Muscle Twitching | What Causes It?
Tuesday, August 24, 2021
Muscle twitching is an involuntary contraction of the muscles fibres. In most common cases, it's an outcome of muscle fatigue, but there are a few other causes to watch out for too that could be potentially dangerous for health.
So let's discuss and take a look at the top 3 things about Muscle Twitches.
Why is my muscle twitching?
A muscle twitch (technically known as myoclonus) occurs when your muscle involuntarily contracts and relaxes. But myoclonus refers to more than just muscle twitches. Hiccups, feeling startled and the way your body jerks as you drift off to sleep are also examples of myoclonus. In short, everyone has likely experienced some sort of myoclonus before.
What's happening when you have a muscle twitch is that, for some unknown reason, your brain is sending electrical signals to your muscles, making them contract involuntarily. While the actual reason for muscle twitches is unknown, they're often tied to other issues going on in your nervous system or muscular system.
Long story short, muscle twitches aren't considered medical issues in and of themselves, but they can be a sign of a larger medical issue. So now, let's go into some of the common causes of muscle twitching.
Common causes of muscle twitching
First, we are going to look into the common causes of muscle twitching. Minor twitching is usually less serious and results from lifestyle-related problems.
These are some of the common reasons for muscle twitching:
- Rigorous physical activity could build up lactic acid in the muscles and can cause muscle twitching. Intense exercise usually affects arms, back and legs.
- Muscles twitching due to anxiety or stress could affect any part of your body.
- Vitamin deficiencies could cause muscle spasms in the hand, calves and eyelids.
- Individuals who are on an intense training regime and use caffeinated products to boost their performance in the gym could also experience muscle spasms.
- Dehydration is a very common factor for shaky muscles.
- Use of nicotine and tobacco can also cause twitching in any muscle of the body.
- Certain drugs like estrogen and corticosteroids can also trigger muscle twitching.
- More serious causes of muscle twitching
- Muscle twitching could mean more than just a twitch in the eye. Some muscle spasms could be a symptom of a more serious issue. Muscle spasms resulting from a brain or spinal cord's malfunction could damage the nerves that are connected to those tissues.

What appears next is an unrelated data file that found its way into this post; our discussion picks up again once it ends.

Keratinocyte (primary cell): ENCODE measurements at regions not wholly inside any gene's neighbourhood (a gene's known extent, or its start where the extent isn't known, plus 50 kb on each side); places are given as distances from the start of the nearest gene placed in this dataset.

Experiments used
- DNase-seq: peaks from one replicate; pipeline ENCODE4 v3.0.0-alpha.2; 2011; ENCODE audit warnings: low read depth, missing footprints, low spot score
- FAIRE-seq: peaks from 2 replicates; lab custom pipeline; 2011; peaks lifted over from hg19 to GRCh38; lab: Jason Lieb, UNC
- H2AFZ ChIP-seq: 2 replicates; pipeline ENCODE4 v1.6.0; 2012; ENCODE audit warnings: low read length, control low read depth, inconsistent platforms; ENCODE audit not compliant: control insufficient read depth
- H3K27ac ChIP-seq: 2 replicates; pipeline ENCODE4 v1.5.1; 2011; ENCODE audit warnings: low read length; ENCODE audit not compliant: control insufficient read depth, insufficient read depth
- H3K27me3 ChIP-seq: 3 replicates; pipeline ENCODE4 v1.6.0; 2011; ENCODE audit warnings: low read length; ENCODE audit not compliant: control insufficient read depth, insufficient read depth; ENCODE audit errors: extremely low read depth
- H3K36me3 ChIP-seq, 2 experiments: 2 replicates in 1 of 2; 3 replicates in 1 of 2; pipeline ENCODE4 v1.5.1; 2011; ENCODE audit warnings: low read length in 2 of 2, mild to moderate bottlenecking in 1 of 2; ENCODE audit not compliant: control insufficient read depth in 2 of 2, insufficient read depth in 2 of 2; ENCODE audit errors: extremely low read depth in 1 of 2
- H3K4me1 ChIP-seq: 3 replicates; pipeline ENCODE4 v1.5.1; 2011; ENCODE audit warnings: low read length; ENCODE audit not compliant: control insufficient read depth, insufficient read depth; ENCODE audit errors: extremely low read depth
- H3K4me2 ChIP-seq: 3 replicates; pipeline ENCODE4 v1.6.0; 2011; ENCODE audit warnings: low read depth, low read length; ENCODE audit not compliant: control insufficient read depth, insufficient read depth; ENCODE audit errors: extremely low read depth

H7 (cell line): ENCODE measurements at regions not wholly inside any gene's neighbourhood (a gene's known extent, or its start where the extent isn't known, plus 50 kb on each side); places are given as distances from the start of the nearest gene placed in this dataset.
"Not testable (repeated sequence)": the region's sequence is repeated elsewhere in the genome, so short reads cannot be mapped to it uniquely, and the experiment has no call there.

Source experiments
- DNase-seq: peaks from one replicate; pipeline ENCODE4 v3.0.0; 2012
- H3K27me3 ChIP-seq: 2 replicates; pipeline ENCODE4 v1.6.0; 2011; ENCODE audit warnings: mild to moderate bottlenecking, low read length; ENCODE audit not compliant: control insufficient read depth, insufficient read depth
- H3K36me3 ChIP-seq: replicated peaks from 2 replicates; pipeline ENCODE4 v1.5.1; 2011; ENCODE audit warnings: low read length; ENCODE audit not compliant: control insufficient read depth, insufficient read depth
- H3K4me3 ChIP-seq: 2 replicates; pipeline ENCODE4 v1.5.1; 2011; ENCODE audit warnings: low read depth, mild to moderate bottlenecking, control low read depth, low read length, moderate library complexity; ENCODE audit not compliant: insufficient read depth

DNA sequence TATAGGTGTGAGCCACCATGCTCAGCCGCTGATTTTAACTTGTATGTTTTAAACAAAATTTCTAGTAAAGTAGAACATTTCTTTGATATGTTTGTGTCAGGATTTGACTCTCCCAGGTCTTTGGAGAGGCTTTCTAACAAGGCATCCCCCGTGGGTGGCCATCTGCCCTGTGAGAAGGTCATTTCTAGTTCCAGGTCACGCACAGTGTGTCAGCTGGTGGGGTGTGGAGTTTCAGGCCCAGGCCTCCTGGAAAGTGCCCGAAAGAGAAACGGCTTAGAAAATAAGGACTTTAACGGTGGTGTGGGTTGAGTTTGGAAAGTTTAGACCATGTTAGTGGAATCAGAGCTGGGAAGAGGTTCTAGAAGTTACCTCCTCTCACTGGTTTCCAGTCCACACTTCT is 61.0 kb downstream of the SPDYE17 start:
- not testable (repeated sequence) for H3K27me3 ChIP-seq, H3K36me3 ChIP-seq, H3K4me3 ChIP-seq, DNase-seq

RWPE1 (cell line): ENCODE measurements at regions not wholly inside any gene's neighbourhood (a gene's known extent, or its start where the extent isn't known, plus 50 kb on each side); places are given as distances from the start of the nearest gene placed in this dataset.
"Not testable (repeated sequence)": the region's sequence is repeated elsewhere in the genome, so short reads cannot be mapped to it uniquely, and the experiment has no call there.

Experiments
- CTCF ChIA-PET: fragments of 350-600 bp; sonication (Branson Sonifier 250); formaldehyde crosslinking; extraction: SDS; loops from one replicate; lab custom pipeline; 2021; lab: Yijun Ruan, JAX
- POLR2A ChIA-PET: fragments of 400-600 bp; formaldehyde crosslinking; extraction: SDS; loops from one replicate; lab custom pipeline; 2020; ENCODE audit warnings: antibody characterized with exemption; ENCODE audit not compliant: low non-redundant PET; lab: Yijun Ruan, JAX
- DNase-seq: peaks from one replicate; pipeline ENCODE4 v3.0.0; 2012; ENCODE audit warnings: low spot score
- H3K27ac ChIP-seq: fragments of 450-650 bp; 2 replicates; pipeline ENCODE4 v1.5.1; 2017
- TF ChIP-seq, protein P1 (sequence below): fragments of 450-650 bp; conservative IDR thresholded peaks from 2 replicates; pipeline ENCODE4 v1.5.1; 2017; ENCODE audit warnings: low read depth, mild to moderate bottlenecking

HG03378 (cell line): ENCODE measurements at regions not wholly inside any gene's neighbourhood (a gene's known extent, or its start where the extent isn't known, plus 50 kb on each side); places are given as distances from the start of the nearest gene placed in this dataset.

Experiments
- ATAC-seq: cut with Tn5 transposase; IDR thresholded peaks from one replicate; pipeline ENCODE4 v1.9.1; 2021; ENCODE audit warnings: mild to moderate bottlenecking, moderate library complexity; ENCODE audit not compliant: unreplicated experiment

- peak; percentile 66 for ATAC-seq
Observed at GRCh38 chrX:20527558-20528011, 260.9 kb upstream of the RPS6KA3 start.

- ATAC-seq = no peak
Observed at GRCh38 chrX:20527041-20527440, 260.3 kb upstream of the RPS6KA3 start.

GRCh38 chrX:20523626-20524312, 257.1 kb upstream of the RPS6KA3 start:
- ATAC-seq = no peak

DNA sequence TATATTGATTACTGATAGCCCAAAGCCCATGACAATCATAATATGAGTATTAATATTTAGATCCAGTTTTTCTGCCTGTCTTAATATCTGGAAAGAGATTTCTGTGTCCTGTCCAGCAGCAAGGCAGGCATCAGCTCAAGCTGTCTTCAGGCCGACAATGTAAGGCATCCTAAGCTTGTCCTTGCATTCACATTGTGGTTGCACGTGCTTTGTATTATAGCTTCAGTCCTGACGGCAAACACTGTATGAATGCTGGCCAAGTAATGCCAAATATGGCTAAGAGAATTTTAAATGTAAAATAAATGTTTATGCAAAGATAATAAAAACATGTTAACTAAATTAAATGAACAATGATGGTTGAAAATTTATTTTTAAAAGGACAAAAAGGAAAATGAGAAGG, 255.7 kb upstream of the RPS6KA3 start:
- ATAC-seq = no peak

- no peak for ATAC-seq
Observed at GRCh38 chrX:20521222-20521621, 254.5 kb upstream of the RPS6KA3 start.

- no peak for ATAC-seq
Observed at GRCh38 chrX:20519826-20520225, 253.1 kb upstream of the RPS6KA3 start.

Following are a few rare, but serious causes of muscle spasms:
- Lou Gehrig's disease: Also known as amyotrophic lateral sclerosis, Lou Gehrig's disease results in the death of the nerve cells, so that twitching is an outcome of the dying cells.
- Muscular dystrophies: These are a set of inherited diseases that can cause muscle spasms in the neck, hips or face.
- Isaac's syndrome: Frequent muscle twitching could occur in arms or legs from Isaac's syndrome.
- Spinal muscular atrophy: Any damage to the cells in the spinal cord could lead to a loss of control over muscle movement. However, spinal muscle atrophy usually causes twitching in the legs or arms first.
Additionally, those with certain conditions are more prone to muscle twitches. These conditions include:
- Autoimmune diseases
- Head or spinal cord injuries
- Kidney failure, liver failure or other organ failures
- Neurological disorders
- Seizure disorders
Muscle Twitches and Vitamin Deficiencies
As we've seen, one of the most common causes of muscle twitches is vitamin deficiency. To dive a little deeper, the three most common vitamin deficiencies that cause muscle twitches include calcium, vitamin D and magnesium deficiencies.
Calcium deficiency is also known as hypocalcemia and, although calcium is thought of in relation to bone health, it's also related to muscle twitches in the way it interacts with magnesium in the body (which we'll talk about more below). You can add more calcium to your diet by eating dairy products, soya beans, tofu, leafy greens and nuts.